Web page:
The more I look to the past, the more I see the present…(Afghanistan)

Map of Afghanistan with flag.

Image via Wikipedia

Afghanistan has been rising to the surface of my thoughts again recently.  Part of this is because I recently was asked to speak conduct some counterinsurgency training for a group of soldiers who are beginning the process of preparing for a deployment to that country.  It will most likely be the last time I get to do that before I retire from the military and I’m get a bit nostalgic about the whole thing.

The other part is due to the fact that I just finished The Kabul Insurrection of 1841-42 by Vincent Eyre.  Simply an amazing book that

you should read for both the reoccurring themes you find with today’s war and also for the remarkable stories of survival that boggle the imagination.  Imagine the events of Black Hawk Down getting stretched out for six weeks minus the reinforcements.  Of special interest to me was the fact that most of the events of this narrative involved areas where I had spent some time.  The area from Charikar to Kabul saw some desperate battles as the embattled British attempted to first reach safety and later just tried to stay alive.

Spencer Ackerman writes a story for about Stanley McChrystal titled “How Special Ops Copied al-Qaida to Kill It”.  The title is more exciting than the story and I suspect if you’ve been paying even a passing interest in U.S. military policy in Afghanistan over the past couple of years I’m not sure there’s anything shocking here but it is a nice underscore to just how impressive McChrystal was.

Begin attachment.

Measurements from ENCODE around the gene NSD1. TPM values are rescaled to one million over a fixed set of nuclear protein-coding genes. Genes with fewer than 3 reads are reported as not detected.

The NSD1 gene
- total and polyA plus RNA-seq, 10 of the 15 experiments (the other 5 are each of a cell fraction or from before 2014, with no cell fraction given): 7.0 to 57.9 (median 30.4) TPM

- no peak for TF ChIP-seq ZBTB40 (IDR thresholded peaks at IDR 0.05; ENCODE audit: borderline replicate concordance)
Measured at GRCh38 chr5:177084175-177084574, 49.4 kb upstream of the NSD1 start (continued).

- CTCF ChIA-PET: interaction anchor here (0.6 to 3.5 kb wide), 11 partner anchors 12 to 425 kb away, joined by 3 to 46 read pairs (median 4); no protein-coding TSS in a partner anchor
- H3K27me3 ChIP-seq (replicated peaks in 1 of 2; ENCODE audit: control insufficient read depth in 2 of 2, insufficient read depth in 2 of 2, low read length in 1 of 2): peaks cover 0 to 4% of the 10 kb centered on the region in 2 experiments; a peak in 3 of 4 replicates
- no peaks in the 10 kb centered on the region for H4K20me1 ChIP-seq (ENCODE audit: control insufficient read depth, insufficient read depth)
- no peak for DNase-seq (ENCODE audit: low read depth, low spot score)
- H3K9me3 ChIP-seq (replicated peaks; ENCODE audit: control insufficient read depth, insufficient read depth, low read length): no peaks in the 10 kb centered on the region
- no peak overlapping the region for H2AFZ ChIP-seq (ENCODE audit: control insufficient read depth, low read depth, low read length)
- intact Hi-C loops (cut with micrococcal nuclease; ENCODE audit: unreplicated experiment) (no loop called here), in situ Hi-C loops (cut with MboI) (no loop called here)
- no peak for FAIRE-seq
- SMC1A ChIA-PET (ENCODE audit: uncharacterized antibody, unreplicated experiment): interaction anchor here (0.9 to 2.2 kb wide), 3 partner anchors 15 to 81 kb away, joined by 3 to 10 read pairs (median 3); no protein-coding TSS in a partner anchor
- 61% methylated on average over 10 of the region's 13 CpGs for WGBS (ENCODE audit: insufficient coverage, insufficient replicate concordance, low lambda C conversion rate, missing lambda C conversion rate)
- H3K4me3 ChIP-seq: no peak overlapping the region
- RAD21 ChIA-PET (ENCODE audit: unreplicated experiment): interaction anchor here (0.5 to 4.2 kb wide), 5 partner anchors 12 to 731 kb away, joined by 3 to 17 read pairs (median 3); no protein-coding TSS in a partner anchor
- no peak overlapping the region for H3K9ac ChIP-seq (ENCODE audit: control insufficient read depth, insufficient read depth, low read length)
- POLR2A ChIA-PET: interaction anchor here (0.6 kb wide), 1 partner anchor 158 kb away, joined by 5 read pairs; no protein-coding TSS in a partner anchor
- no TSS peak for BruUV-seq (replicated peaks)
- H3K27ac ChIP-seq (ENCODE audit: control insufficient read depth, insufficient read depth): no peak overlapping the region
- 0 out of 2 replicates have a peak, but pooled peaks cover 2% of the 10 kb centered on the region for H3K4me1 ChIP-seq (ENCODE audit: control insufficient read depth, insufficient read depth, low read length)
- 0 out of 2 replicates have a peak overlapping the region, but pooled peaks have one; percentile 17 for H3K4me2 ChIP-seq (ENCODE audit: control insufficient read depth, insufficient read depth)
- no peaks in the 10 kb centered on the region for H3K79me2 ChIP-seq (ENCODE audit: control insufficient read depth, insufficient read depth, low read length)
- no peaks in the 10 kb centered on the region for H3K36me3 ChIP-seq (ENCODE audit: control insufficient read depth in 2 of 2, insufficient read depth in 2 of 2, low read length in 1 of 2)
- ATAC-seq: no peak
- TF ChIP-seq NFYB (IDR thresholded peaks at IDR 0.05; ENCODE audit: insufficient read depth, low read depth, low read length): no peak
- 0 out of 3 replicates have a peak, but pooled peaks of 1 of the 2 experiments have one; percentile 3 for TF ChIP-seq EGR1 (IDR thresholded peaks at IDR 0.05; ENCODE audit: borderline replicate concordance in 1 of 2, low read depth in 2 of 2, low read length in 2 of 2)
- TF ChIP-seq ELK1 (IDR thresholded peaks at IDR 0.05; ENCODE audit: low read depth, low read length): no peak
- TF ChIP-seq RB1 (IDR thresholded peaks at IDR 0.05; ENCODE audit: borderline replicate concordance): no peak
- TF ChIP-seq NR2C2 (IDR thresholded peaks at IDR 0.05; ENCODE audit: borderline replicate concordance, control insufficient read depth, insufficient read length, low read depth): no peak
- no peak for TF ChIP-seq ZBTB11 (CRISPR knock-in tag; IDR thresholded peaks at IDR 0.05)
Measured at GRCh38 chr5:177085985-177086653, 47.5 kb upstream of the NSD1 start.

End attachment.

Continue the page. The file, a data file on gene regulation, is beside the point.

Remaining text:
This may be totally inside baseball and have no real impact on the battle for the narrative between ISAF and the Taliban  but I have to admit I found the twitter war between the two compelling stuff.  (h/t Abu Muqawama)  While I know ancient armies would taunt each other across the battlefield, has any army ever uttered words such as these:

Re: Taliban spox on #Kabulattack: the outcome is inevitable. Question is how much longer will terrorist put innocent Afghans in harm’s way?ISAFmedia September 14, 2011 at 0:18

@ISAFmediai dnt knw.u hve bn pttng thm n ‘harm’s way’ fr da pst 10 yrs.Razd whole vllgs n mrkts.n stil hv da nrve to tlk bout ‘harm’s way’
Really, @abalkhi? UNAMA reported 80% of civilians causalities are caused by insurgent (your) activities

Anyone want to guess when Goodwin’s law will kick in?

2 Responses to The more I look to the past, the more I see the present…(Afghanistan)

  1. Must GET Twitter™!

  2. When the ‘arf-made recruity goes out to the East
    ‘E acts like a babe an’ ‘e drinks like a beast,
    An’ ‘e wonders because ‘e is frequent deceased
    Ere ‘e’s fit for to serve as a soldier.
    Serve, serve, serve as a soldier,
    Serve, serve, serve as a soldier,
    Serve, serve, serve as a soldier,
    So-oldier ~OF~ the Queen!

    Now all you recruities what’s drafted to-day,
    You shut up your rag-box an’ ‘ark to my lay,
    An’ I’ll sing you a soldier as far as I may: